Your Checklist for Kicking Off and Wrapping Up the Day

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To some, an oil change or maintenance shop is just that, the place you take your car to get service done. Sadly, many people don’t know the difficulties of the day. It’s not easy telling someone a radiator hose or a starter motor is bad and they’ll need to fork over hundreds of dollars in parts and labor. We could talk all day about the differences car owners could make just for their own wallets, but that’s another talk for a different day.

When owning any business, it becomes very important to test out and implement various practices to make the day go by as smoothly as possible. A smooth opening and closing routine at a quick lube facility will provide a better place of business for customers and employees.

Keeping morale up amongst employees, while also dividing up a fair amount of tasks, is a way to ensure everyone puts in effort from to day to day.

“I’ll have little competitions — like sweeping races and customer satisfaction surveys — between the guys in the shop,” Jon Arthur of Arthur’s Autos told me in person one day. “I try to make everyone have a good time when we open and close. Sometimes if someone’s had a rough day, I usually let them go home early to get over it. No sense in having them stick around to put in half the effort.”

The more successful quick lubes have a number of employees split up tasks for opening the business. Have your lube techs turn on the air compressor, all of the fluids and guns, make sure the pit area is ready to go. A full-time technician will make sure all of the air and lights are on and working and set out inventory. The cashier needs to check the money in the register both in the morning and at night, making sure everything adds up to the previous amount documented. A manager or the finance officer will handle the daily paperwork and books.

If your shop employs someone to pick up and drop off clients, make sure he or she checks the vehicle they use. That car, especially, has to be in the best shape possible — interior, engine, tires and brakes — all need to be kept up to a top standard, even if it’s an old van. This is one of the first lines of defense in showing your customers how much you value their business.

Closing means the staff is ready to go home, but only after they know all of their duties have been fulfilled. Are the cars still needing or in service locked? Where are the keys? Hopefully you have a safe or a key lock. Shut down the fluids, air compressor, make sure all red (oil) towels are in a fireproof container, lock the bay door(s), take out the trash and make sure all next day cash is locked away.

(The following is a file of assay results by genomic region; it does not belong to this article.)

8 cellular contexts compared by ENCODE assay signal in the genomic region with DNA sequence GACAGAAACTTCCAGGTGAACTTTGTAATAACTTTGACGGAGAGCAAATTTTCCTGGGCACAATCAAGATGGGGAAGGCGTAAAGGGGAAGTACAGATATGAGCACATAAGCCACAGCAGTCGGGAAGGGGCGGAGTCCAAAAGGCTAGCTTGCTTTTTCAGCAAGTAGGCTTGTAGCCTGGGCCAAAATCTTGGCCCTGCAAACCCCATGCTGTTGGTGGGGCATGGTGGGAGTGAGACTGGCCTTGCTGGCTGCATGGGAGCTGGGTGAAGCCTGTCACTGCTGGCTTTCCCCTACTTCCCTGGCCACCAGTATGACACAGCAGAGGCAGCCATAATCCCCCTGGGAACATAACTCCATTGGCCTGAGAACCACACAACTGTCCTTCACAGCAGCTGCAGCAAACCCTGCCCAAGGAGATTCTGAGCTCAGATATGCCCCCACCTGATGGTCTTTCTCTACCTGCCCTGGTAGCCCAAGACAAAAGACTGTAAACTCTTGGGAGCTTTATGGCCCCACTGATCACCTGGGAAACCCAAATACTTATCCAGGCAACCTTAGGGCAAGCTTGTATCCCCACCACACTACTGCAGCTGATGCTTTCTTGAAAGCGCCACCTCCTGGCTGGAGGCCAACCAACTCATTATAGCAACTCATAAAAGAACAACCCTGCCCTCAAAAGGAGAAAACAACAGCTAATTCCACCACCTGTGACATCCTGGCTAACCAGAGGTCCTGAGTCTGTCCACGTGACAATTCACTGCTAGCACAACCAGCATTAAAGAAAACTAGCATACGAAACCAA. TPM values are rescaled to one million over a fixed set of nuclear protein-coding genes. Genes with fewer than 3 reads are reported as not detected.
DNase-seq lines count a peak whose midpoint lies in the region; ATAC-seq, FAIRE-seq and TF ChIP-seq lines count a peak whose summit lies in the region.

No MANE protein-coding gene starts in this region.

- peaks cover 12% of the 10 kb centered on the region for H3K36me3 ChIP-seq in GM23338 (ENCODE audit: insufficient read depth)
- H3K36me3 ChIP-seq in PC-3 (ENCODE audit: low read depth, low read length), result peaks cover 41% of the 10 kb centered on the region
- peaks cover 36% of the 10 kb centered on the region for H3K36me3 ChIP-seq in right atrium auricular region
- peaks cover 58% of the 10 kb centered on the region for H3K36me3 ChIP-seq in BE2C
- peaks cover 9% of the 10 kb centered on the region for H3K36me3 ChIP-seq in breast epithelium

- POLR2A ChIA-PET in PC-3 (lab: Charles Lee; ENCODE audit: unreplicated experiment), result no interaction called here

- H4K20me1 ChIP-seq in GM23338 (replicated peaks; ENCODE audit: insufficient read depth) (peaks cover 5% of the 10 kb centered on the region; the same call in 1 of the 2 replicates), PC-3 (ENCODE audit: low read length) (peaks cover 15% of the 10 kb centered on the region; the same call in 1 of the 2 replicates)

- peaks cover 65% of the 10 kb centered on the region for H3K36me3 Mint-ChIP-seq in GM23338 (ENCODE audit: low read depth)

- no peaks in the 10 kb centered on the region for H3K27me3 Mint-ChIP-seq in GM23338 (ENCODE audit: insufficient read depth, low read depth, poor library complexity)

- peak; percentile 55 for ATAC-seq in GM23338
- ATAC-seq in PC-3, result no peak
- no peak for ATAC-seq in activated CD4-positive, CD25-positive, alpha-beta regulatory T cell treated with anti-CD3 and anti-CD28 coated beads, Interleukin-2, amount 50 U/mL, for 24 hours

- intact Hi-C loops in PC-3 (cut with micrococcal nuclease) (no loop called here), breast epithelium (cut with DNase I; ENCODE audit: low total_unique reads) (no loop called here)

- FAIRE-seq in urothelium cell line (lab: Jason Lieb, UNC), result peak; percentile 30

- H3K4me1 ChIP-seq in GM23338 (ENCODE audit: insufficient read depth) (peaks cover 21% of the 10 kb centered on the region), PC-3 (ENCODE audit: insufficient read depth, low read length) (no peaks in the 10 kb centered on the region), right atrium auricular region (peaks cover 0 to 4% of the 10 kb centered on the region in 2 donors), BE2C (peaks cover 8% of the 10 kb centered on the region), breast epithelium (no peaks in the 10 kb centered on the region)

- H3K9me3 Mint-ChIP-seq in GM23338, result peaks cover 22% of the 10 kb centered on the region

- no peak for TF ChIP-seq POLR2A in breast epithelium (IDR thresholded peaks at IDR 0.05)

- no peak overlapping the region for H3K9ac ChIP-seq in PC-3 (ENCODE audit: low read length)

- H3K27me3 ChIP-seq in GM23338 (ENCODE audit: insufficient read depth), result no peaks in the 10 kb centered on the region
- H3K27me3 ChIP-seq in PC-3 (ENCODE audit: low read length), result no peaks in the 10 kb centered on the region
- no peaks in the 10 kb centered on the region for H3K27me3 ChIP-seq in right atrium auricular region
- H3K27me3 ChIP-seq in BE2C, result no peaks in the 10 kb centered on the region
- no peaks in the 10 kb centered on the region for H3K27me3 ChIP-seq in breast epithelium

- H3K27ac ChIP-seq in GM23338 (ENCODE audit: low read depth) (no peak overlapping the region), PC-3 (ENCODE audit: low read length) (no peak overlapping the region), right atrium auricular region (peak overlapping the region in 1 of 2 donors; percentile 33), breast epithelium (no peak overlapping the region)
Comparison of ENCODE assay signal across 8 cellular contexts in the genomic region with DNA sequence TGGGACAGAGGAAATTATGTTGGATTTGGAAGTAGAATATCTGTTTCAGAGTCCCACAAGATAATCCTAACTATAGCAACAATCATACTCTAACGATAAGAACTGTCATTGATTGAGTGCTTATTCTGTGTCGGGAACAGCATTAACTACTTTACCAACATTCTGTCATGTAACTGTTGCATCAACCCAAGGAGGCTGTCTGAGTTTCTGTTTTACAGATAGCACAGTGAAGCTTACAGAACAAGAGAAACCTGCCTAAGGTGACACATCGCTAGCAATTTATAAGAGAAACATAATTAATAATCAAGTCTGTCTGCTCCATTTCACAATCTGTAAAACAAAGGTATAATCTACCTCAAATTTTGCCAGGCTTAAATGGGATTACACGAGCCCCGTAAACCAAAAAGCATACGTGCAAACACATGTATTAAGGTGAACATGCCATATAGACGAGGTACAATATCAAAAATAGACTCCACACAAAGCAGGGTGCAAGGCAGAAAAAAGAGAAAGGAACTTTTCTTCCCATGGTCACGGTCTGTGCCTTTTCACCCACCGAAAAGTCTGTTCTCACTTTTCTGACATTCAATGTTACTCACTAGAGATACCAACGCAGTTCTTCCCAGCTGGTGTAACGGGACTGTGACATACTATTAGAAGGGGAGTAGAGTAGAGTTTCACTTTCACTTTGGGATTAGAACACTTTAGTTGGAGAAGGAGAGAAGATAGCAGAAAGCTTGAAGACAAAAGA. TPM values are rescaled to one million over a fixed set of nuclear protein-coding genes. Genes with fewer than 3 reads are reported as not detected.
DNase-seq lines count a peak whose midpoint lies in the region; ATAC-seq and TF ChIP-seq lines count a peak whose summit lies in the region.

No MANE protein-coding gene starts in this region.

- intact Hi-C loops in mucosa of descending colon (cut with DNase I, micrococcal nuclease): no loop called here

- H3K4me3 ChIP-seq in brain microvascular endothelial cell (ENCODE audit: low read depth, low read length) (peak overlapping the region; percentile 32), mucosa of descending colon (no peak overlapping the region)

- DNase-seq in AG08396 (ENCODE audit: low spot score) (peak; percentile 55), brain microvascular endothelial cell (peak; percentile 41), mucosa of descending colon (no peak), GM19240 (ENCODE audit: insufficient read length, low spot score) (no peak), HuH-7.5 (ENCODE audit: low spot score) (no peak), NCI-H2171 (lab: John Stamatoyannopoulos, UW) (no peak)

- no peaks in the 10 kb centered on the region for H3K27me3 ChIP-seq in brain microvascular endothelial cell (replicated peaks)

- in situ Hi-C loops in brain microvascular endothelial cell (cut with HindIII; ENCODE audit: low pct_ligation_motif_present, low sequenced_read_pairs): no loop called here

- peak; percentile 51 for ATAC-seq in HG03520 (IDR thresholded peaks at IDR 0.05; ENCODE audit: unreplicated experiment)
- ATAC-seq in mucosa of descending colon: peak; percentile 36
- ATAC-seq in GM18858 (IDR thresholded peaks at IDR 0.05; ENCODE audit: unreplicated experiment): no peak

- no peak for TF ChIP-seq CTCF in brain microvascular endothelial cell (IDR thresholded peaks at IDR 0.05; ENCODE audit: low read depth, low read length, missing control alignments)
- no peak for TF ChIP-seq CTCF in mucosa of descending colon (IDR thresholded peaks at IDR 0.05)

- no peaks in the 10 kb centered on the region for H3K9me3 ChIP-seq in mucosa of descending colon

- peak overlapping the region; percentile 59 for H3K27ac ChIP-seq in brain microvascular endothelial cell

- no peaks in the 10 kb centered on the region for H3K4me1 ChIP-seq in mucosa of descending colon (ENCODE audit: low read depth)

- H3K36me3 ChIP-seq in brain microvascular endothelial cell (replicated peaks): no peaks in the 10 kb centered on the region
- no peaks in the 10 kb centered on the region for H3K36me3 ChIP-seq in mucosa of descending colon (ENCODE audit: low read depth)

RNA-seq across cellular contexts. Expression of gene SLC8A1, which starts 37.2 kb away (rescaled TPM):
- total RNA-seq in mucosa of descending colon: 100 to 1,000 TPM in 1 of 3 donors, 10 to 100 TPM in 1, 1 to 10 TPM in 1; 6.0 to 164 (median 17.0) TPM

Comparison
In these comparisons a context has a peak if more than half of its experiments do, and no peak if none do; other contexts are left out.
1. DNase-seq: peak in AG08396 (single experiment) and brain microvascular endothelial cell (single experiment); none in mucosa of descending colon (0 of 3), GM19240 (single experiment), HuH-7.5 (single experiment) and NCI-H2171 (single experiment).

Tanner Wilkins of Kwik Kar Automotive said smiling and enjoying the day is key, “even when it’s 105 heat index in the shop, the customer can look out and feel more at ease that we are happy with what we are doing.” It’s simple, sure, but always effective.

Most of the garage managers I spoke with told me the practices of opening and closing are pretty simple; from making sure there’s money in the cash register every morning, turning on the lights and fluids, and sweeping up throughout the day, making sure all the keys to cars still in service are locked up at night, and then locking up and going home.

But it’s more about how well everything is put into effect. You need to be able to open and close exactly the same every day and night without fail. And don’t forget to do a little cleaning up during the off-times of the day.

While it may seem simple, there are times when life goes differently than planned.

“Last night, we had tornadoes and hail here,” Wilkins said. “When I heard the tornado sirens, we started getting cars inside the building, taking down signs and the flag.”

Have you accounted for closing techniques to ensure the safety of your employees and customers? It seems like an odd thought, but since Wilkins’ family owned and operated business is in Kansas City, Missouri, smack dab in the middle of tornado alley, it’s a smart for him to have protocols in place.

How will your business close up for the day or night when a tornado, flash flood or other type of inclement weather happens?

Many successful quick lubes try to have regular meetings with their employees. To do this means you are completely committed to the overall day-to-day functions and have a hands-on attitude. Managers, owners and technicians said this creates a bond and a relationship where employees are less afraid to voice their opinions about how the business can do better and grow.

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